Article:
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In this sentence is singing a verb or a gerund?

Look at the children whom you can hear singing.

  • You can ask the same question with a simpler sentence, like I hear the children singing or I heard them singing. It becomes more interesting when you contrast singing children with children singing though, like comparing Singing children are a delight to the ear and eye versus I don’t like to hear monarchist children singing that anti-democratic doggerel on Independence Day of all days. – tchrist Jul 5 '14 at 17:09
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    All gerunds are verbs. – tchrist Jul 5 '14 at 17:19
  • possible duplicate of Can a gerund be modified by an adjective? – tchrist Jul 5 '14 at 17:49
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Singing is a present participle in the case (following @tchrist ’s suggestion) of “I hear children singing.”

It would be a gerund, i.e., serving in lieu of a noun as direct object of verb hear, if you got rid of the children: “I hear singing.” But in “I hear children singing,” the direct object of the verb is children, and singing is an adjectival modifier thereof, a common function for participles.

A partially analogous construction is available using the past participle, as in “I heard the aria sung,” though the use of the past participle makes the construction passive where the present makes it active: the child sings, the aria is sung.

  • Of course, it is still a verb there, since the nonfinite clause children singing songs has a direct object (songs) and even a subject, too (children). The whole clause is the direct object of hear. – tchrist Jul 5 '14 at 17:46
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    No, the direct object of hear in I hear (the) children singing is the gerund clause (the) children singing. Try a cleft on it: (The )Children singing is what I hear; or passivize it: Children singing (sweetly) was heard by everyone in the room. – John Lawler Jul 5 '14 at 18:07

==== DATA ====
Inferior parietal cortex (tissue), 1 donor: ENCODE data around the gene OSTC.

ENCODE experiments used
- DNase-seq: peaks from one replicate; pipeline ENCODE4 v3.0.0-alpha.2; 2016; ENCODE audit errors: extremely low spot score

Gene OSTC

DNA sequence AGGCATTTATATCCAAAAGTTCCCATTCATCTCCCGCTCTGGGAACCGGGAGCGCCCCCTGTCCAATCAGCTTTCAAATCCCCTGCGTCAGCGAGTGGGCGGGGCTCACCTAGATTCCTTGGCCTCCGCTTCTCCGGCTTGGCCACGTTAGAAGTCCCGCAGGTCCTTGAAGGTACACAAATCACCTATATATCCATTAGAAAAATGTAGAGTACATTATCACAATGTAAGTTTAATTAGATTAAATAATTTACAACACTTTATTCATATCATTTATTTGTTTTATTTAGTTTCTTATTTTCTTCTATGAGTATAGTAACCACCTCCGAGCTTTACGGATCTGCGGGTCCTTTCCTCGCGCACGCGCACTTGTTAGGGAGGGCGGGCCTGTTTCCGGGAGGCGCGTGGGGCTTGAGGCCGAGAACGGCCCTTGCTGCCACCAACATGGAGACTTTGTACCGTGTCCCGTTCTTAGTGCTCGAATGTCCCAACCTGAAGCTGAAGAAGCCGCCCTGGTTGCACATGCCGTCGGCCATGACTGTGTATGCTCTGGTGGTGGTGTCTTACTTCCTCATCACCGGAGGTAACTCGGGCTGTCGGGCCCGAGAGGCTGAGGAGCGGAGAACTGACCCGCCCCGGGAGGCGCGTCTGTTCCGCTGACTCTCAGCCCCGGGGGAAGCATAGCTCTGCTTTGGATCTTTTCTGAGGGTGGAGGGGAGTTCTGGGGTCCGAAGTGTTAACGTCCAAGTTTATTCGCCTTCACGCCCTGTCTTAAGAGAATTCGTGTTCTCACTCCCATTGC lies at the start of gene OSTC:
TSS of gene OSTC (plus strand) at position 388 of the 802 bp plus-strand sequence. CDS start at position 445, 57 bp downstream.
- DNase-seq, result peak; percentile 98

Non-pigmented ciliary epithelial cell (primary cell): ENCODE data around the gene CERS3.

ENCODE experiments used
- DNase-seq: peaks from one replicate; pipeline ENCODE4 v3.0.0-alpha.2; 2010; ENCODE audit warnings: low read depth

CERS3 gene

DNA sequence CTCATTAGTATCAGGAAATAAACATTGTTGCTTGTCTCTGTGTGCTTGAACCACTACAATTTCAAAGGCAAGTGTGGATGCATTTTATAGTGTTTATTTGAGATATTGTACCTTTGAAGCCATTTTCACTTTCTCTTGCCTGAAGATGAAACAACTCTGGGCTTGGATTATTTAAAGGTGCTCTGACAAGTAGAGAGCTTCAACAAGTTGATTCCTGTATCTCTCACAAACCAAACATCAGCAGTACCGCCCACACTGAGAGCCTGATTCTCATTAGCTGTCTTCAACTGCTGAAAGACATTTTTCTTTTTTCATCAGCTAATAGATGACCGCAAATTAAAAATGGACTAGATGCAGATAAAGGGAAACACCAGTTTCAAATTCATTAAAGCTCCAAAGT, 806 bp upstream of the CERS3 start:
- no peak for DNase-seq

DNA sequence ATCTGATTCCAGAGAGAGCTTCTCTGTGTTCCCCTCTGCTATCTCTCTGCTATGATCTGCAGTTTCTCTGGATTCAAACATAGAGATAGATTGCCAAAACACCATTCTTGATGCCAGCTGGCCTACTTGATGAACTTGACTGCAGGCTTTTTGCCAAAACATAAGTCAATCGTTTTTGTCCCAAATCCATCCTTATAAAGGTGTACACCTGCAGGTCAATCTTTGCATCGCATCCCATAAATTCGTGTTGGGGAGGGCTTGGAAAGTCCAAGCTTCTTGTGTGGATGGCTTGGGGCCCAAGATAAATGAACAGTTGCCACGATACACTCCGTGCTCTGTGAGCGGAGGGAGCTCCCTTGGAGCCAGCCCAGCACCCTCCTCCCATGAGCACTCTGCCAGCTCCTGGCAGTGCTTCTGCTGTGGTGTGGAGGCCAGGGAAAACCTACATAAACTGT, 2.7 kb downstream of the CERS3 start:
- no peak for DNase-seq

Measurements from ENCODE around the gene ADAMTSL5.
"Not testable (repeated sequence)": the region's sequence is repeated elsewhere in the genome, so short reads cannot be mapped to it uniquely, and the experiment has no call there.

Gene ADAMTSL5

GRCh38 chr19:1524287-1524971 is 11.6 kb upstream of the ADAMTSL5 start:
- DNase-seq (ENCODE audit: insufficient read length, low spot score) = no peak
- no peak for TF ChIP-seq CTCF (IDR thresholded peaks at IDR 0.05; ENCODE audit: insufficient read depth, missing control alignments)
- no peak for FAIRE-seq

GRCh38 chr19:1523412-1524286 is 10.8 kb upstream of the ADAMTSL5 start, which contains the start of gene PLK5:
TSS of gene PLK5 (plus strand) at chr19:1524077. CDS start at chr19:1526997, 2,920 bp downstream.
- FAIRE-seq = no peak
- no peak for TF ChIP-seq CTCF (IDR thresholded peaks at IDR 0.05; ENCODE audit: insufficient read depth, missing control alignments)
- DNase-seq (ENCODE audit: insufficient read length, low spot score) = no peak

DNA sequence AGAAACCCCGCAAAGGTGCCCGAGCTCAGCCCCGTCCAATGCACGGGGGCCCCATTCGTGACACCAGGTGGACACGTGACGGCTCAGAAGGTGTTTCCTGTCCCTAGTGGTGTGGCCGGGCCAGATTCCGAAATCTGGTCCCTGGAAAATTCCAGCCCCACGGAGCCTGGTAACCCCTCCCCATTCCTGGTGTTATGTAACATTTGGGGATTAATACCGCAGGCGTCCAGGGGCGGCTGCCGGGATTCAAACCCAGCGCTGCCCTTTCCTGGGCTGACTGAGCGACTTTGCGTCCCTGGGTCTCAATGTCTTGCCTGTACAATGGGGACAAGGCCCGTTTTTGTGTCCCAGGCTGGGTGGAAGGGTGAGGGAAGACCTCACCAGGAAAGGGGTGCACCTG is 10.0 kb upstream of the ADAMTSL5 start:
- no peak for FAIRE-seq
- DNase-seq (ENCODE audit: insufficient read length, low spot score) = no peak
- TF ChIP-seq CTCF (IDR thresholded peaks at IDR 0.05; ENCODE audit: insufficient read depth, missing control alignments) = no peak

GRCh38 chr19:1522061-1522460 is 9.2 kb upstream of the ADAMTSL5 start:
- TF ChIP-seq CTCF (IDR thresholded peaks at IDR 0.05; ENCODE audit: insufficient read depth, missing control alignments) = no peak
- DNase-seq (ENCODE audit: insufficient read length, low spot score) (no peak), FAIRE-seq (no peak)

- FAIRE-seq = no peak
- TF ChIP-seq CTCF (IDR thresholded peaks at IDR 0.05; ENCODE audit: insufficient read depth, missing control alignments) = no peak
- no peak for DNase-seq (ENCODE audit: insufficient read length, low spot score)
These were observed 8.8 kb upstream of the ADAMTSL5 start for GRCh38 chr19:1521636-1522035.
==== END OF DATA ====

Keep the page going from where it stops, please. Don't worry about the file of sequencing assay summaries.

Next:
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    @JohnLawler I think this confusion arises out of thinking that a direct object must be a single substantive rather than a constituent. – tchrist Jul 5 '14 at 18:10
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    @tchrist: Yes, I know. That's what the third grade teacher said, and who studies grammar after grammar school? – John Lawler Jul 5 '14 at 18:23
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    Both possessive and accusative gerund complementizers are perfectly normal. There's another sense of children singing that means the same but has a different construction; from children (who are) singing, and that's plural. But if you add sweetly to the gerund, you get (The )Children singing sweetly is what I hear, and that's unquestionably sentential and singular. "Children singing" by itself is ambiguous between modified plural noun and singular clause; but one can prefer one interpretation, especially in a context where it doesn't make a difference. – John Lawler Jul 5 '14 at 19:45
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In comments, John Lawler wrote:

The direct object of hear in I hear (the) children singing is the gerund clause (the) children singing.

  • Try a cleft on it: (The )Children singing is what I hear;
  • or passivize it: Children singing (sweetly) was heard by everyone in the room.

Both possessive and accusative gerund complementizers are perfectly normal. There's another sense of children singing that means the same but has a different construction; from children (who are) singing, and that's plural. But if you add sweetly to the gerund, you get (The )Children singing sweetly is what I hear, and that's unquestionably sentential and singular.

"Children singing" by itself is ambiguous between modified plural noun and singular clause; but one can prefer one interpretation, especially in a context where it doesn't make a difference.

  • It might be just me, but 'Children singing (sweetly) was heard by everyone in the room' sounds off to my ears. But 'Children singing sweetly was what I heard' sounds quite acceptable. – Edwin Ashworth Aug 31 at 15:56

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